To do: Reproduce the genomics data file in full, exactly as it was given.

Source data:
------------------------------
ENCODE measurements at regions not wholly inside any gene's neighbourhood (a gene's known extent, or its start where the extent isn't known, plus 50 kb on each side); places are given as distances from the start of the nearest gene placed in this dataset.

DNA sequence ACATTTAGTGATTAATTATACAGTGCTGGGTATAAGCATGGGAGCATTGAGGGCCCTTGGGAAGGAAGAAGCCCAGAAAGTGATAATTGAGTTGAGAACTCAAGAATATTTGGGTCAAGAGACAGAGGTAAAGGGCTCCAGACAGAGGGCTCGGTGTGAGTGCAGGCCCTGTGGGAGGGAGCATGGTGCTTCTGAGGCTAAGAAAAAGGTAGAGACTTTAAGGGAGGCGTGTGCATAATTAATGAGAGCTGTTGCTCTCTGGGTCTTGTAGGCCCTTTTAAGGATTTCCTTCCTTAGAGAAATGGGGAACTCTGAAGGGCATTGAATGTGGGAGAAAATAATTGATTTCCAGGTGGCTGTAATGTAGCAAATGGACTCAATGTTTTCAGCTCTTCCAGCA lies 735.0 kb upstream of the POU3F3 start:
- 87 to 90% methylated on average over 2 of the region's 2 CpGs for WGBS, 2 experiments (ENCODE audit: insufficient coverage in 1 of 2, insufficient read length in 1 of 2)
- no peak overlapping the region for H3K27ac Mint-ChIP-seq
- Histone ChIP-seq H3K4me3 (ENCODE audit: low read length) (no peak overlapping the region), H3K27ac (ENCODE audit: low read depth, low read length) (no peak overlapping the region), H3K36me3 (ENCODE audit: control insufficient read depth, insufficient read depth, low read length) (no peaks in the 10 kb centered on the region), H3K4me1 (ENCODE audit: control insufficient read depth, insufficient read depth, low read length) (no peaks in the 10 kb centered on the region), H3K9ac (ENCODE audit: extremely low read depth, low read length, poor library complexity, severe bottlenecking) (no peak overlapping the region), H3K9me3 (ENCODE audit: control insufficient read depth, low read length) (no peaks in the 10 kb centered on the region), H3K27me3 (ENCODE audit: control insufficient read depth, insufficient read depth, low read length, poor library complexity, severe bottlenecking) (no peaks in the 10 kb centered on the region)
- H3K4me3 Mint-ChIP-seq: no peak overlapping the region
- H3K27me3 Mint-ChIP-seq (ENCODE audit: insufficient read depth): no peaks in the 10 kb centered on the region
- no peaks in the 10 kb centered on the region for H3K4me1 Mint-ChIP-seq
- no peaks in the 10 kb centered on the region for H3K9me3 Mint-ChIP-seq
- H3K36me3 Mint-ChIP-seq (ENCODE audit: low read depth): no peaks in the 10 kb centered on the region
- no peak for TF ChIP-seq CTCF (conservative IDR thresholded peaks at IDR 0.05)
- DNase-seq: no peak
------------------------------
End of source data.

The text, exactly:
ENCODE measurements at regions not wholly inside any gene's neighbourhood (a gene's known extent, or its start where the extent isn't known, plus 50 kb on each side); places are given as distances from the start of the nearest gene placed in this dataset.

DNA sequence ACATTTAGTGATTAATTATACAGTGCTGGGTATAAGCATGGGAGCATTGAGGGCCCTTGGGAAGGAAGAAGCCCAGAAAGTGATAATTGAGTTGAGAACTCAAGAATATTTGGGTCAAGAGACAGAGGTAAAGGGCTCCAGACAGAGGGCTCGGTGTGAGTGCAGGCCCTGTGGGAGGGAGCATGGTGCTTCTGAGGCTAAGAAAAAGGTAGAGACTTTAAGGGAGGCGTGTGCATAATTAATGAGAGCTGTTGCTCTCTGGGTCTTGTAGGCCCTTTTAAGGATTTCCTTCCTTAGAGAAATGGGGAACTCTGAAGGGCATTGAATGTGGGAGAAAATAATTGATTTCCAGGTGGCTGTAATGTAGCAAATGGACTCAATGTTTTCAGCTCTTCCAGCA lies 735.0 kb upstream of the POU3F3 start:
- 87 to 90% methylated on average over 2 of the region's 2 CpGs for WGBS, 2 experiments (ENCODE audit: insufficient coverage in 1 of 2, insufficient read length in 1 of 2)
- no peak overlapping the region for H3K27ac Mint-ChIP-seq
- Histone ChIP-seq H3K4me3 (ENCODE audit: low read length) (no peak overlapping the region), H3K27ac (ENCODE audit: low read depth, low read length) (no peak overlapping the region), H3K36me3 (ENCODE audit: control insufficient read depth, insufficient read depth, low read length) (no peaks in the 10 kb centered on the region), H3K4me1 (ENCODE audit: control insufficient read depth, insufficient read depth, low read length) (no peaks in the 10 kb centered on the region), H3K9ac (ENCODE audit: extremely low read depth, low read length, poor library complexity, severe bottlenecking) (no peak overlapping the region), H3K9me3 (ENCODE audit: control insufficient read depth, low read length) (no peaks in the 10 kb centered on the region), H3K27me3 (ENCODE audit: control insufficient read depth, insufficient read depth, low read length, poor library complexity, severe bottlenecking) (no peaks in the 10 kb centered on the region)
- H3K4me3 Mint-ChIP-seq: no peak overlapping the region
- H3K27me3 Mint-ChIP-seq (ENCODE audit: insufficient read depth): no peaks in the 10 kb centered on the region
- no peaks in the 10 kb centered on the region for H3K4me1 Mint-ChIP-seq
- no peaks in the 10 kb centered on the region for H3K9me3 Mint-ChIP-seq
- H3K36me3 Mint-ChIP-seq (ENCODE audit: low read depth): no peaks in the 10 kb centered on the region
- no peak for TF ChIP-seq CTCF (conservative IDR thresholded peaks at IDR 0.05)
- DNase-seq: no peak